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This year, UC San Diego’s Institute of Arts and Humanities received its largest-ever National Endowment for the Humanities award. The $750,000 matching grant will help fund the 2-year-old institute’s new home, which broke ground this past June. UCSD is one of the first institutions to receive this particular funding.
“They’re going to use our proposal as a model for others in the future,” said Cristina Della Coletta, dean of UCSD’s Division of Arts and Humanities, which encompasses the institute.
It’s hard to discuss the arts at UCSD without also questioning what it means for arts to exist in a science-centric institution, but Della Coletta wants to overcome that “either/or” assumption. Rather than pitting science against the arts, she hopes the institute will help UCSD to “educate the whole individual.”
“The arts and humanities have a lot to offer the sciences,” Della Coletta said. “We need more humanists.”
The new building will be the first endeavor in UCSD history to bring all the humanities together, and the hope is to not only proliferate a more cohesive curricula and collaboration among the faculty, but also stronger public programming. And with it, a unified approach to receiving funding.
It’s paying off so far.
Luis Alvarez, director of the Institute of Arts and Humanities and a professor of history, used additional UC funding to develop a new oral storytelling initiative, The Race and Oral History Project, dedicated to preserving San Diego’s diverse stories.
Launched this spring, the project engages undergrads from diverse communities in San Diego to document — and learn from — their oral histories. Working with community partners like Casa Familiar in San Ysidro, The New Children’s Museum, CHE’LU and United Women of East Africa, students learn technologies and skills required to collaborate, converse and record stories, archiving them online.
“Libraries are often driven to collect, preserve and disseminate forms of knowledge that are deemed ‘authoritative’ or ‘significant’ by institutional decision makers,” said Erin Glass, UCSD’s digital scholarship librarian who assists with the race and oral history project. “It’s an exciting example of the value of participatory, community-based archives that highlight perspectives often excluded by institutions.”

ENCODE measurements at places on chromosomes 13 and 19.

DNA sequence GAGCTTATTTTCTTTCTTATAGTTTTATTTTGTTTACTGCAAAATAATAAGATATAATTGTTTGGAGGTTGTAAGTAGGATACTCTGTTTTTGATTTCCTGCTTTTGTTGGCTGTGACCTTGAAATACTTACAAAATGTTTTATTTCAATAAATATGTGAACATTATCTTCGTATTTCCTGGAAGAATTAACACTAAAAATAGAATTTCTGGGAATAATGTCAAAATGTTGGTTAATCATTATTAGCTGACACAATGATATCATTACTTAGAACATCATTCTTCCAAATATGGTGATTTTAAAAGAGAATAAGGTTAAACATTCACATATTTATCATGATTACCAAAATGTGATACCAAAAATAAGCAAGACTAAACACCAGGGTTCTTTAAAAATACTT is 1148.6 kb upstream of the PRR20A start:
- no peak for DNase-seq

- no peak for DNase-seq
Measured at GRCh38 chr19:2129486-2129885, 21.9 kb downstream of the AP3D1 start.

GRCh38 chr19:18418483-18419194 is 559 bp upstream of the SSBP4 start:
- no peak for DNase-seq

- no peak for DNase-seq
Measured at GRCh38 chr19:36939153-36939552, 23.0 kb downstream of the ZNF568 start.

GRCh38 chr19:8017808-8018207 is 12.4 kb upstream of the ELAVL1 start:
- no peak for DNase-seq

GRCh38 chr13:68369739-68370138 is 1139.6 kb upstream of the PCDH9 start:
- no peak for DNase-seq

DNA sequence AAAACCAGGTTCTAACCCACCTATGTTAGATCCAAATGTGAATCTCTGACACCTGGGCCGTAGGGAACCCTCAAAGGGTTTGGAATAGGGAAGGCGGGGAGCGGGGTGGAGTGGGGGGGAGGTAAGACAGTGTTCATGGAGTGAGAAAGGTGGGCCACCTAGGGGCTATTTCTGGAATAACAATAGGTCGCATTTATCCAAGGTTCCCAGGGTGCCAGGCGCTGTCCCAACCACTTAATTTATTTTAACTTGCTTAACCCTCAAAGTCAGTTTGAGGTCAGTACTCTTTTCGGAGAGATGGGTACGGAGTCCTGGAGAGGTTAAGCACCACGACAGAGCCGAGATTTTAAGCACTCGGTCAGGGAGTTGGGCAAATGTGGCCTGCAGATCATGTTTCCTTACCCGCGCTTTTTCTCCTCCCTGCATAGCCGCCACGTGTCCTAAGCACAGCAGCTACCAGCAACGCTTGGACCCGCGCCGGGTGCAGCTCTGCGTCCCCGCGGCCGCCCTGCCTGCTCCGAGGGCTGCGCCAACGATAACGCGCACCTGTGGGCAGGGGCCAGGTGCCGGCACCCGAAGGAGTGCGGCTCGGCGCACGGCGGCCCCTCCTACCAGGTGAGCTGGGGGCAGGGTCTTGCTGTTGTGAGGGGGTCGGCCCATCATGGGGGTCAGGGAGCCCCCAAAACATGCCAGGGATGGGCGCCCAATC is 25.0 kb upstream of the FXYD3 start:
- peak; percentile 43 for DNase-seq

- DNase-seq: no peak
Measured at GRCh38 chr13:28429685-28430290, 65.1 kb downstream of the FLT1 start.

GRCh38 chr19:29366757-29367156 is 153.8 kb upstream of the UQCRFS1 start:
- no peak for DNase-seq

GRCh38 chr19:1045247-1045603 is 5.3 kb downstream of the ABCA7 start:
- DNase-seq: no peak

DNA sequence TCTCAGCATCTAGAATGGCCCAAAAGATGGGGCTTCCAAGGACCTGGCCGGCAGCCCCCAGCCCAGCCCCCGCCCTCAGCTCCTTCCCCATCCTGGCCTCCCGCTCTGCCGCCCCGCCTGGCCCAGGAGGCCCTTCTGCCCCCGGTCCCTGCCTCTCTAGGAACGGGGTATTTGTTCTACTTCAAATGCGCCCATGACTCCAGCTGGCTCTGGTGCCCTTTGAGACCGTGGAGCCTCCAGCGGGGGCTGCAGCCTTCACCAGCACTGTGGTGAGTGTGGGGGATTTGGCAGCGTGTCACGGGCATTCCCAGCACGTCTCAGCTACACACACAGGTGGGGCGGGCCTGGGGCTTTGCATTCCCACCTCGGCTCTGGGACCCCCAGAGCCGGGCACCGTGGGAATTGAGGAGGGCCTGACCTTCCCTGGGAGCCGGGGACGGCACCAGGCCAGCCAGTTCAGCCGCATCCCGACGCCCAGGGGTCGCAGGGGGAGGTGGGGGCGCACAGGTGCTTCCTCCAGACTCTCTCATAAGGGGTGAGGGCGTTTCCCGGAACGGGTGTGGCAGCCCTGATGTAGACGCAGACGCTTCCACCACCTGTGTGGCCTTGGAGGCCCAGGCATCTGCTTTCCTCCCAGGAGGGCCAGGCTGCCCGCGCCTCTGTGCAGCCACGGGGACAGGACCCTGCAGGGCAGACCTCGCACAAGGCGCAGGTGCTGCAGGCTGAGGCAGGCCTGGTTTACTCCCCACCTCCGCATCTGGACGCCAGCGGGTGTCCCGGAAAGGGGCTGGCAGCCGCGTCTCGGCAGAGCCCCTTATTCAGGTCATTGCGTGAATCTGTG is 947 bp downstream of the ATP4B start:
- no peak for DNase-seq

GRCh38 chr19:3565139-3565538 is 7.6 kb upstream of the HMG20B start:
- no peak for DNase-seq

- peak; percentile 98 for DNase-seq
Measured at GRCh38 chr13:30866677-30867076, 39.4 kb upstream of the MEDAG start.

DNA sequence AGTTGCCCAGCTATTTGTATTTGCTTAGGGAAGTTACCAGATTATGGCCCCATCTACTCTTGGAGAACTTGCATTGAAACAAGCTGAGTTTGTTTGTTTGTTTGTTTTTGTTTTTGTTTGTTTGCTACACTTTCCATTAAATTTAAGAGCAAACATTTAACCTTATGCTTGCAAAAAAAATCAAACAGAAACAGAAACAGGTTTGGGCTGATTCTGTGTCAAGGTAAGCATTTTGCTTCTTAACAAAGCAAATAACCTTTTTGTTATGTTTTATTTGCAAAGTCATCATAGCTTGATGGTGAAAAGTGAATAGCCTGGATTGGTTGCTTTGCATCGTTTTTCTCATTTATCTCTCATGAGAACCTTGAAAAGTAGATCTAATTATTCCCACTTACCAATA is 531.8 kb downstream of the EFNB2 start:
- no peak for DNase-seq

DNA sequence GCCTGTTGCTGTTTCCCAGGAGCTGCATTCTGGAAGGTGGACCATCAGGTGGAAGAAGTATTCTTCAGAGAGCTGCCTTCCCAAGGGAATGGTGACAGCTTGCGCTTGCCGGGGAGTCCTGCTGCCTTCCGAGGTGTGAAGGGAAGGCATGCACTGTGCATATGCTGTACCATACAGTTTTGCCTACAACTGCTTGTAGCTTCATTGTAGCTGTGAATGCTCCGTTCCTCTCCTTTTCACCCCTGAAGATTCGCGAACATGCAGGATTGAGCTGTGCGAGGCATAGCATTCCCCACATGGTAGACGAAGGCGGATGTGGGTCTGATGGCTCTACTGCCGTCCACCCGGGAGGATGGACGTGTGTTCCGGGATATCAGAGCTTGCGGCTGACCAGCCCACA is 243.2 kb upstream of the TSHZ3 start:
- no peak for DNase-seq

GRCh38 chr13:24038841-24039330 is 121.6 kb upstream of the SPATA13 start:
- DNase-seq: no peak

While culture thrives on San Diego’s university campuses, few community members bother to drive and park there, so it’s harder to engage the larger community. The Institute of Arts and Humanities aims to change that. “We’ve really tried to mark IAH as an institute that can put UCSD out in the communities of San Diego,” said Alvarez, “and bring those communities to UC San Diego in ways in which they may not always have done, historically.”
In addition to the race and oral history project, the institute is presenting these community programs in the fall:
- An Oct. 24 film screening and discussion: “Singing Our Way to Freedom,” with Paul Espinoza, on Chunky Sanchez and the music of San Diego’s Chicano civil rights movement
- A Nov. 14 discussion: “Beyond the Wall: The Aftermath of Deportation in Mexico,” featuring members of Otros Dreams in Accion
Psychological Art, a Spooky Events Guide and More News for the Culture Crowd
If you panicked when you heard Kinsee Morlan abandoned left the Culture Report, rest assured: So did I. I’ve used this space regularly as a consumer and an artist, and while covering the arts for CityBeat. (But mostly to stalk Kinsee, let’s be honest.) At least for the near future, I’ll help you weed through what’s going on in town. Because I love art, I love San Diego and I really, really love making lists.
- Vi Khi Nao reads Wednesday at SDSU. Nao’s newest book, “Sheep Machine,” forces readers to examine their gaze and reality. “I am a backdrop against another backdrop,” says Nao’s narrator.